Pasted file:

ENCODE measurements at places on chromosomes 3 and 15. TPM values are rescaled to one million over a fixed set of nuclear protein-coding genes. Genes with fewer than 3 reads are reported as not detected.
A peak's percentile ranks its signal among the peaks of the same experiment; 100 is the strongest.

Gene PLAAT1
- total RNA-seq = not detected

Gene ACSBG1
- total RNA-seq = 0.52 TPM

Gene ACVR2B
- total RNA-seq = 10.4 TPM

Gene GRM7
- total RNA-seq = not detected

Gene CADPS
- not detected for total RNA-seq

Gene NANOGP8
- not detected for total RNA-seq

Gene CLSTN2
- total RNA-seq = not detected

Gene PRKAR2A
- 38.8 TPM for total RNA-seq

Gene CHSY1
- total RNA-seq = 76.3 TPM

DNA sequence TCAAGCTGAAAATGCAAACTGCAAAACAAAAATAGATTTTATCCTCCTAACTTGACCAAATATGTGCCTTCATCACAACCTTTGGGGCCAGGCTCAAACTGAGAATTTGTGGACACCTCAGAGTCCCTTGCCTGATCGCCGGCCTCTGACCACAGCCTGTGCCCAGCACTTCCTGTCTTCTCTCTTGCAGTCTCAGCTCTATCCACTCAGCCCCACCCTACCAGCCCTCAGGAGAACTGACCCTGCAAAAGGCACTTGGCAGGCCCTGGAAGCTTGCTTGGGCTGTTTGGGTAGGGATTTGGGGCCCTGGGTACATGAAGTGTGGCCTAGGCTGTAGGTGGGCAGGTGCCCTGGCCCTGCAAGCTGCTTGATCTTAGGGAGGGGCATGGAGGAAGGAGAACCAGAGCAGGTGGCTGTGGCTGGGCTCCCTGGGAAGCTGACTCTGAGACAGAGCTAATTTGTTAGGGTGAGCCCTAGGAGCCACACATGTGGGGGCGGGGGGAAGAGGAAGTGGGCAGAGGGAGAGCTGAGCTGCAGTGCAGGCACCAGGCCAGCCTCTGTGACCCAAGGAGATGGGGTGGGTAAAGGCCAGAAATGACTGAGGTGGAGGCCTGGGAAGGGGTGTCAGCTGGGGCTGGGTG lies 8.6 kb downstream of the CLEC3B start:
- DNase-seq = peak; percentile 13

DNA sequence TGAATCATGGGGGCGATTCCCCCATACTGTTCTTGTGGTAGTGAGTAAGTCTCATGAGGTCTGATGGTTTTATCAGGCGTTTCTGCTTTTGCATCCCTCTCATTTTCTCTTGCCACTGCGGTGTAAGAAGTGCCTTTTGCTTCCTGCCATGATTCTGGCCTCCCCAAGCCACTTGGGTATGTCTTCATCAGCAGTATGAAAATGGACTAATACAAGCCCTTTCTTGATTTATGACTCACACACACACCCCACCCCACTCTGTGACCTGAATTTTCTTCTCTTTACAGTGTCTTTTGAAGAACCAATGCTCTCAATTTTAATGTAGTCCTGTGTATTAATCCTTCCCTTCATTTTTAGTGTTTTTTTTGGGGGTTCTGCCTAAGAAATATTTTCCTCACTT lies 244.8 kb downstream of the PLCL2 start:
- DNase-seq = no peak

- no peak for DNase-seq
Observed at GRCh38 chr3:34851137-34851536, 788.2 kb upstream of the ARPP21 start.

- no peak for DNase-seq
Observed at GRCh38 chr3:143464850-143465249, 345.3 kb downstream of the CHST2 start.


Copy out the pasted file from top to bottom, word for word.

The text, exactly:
ENCODE measurements at places on chromosomes 3 and 15. TPM values are rescaled to one million over a fixed set of nuclear protein-coding genes. Genes with fewer than 3 reads are reported as not detected.
A peak's percentile ranks its signal among the peaks of the same experiment; 100 is the strongest.

Gene PLAAT1
- total RNA-seq = not detected

Gene ACSBG1
- total RNA-seq = 0.52 TPM

Gene ACVR2B
- total RNA-seq = 10.4 TPM

Gene GRM7
- total RNA-seq = not detected

Gene CADPS
- not detected for total RNA-seq

Gene NANOGP8
- not detected for total RNA-seq

Gene CLSTN2
- total RNA-seq = not detected

Gene PRKAR2A
- 38.8 TPM for total RNA-seq

Gene CHSY1
- total RNA-seq = 76.3 TPM

DNA sequence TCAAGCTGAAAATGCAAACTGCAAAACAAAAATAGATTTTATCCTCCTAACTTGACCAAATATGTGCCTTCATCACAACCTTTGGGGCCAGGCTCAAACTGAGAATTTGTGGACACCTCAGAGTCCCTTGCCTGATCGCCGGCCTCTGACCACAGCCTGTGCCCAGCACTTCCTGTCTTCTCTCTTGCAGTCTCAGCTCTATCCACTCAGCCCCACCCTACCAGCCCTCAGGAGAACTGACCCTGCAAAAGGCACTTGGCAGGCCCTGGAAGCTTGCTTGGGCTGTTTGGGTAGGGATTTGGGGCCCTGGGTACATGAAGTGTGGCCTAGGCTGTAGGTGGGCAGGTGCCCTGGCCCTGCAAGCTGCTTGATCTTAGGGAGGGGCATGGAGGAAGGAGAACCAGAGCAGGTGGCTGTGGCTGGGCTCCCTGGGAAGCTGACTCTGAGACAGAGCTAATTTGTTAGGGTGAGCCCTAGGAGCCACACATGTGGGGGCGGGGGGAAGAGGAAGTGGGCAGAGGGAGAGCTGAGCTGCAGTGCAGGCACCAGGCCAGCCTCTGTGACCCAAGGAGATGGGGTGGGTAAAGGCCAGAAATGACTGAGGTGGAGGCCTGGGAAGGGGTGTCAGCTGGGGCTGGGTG lies 8.6 kb downstream of the CLEC3B start:
- DNase-seq = peak; percentile 13

DNA sequence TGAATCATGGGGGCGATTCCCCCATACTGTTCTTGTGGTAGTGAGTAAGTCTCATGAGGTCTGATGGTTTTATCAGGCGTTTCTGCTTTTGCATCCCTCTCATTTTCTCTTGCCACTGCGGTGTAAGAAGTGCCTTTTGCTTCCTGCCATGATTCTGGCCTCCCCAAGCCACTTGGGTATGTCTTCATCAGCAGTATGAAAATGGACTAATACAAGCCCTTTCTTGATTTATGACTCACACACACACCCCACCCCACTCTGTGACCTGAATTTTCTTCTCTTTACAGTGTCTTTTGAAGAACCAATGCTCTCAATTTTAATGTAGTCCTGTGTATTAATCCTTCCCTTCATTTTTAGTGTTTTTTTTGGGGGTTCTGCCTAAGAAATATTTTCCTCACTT lies 244.8 kb downstream of the PLCL2 start:
- DNase-seq = no peak

- no peak for DNase-seq
Observed at GRCh38 chr3:34851137-34851536, 788.2 kb upstream of the ARPP21 start.

- no peak for DNase-seq
Observed at GRCh38 chr3:143464850-143465249, 345.3 kb downstream of the CHST2 start.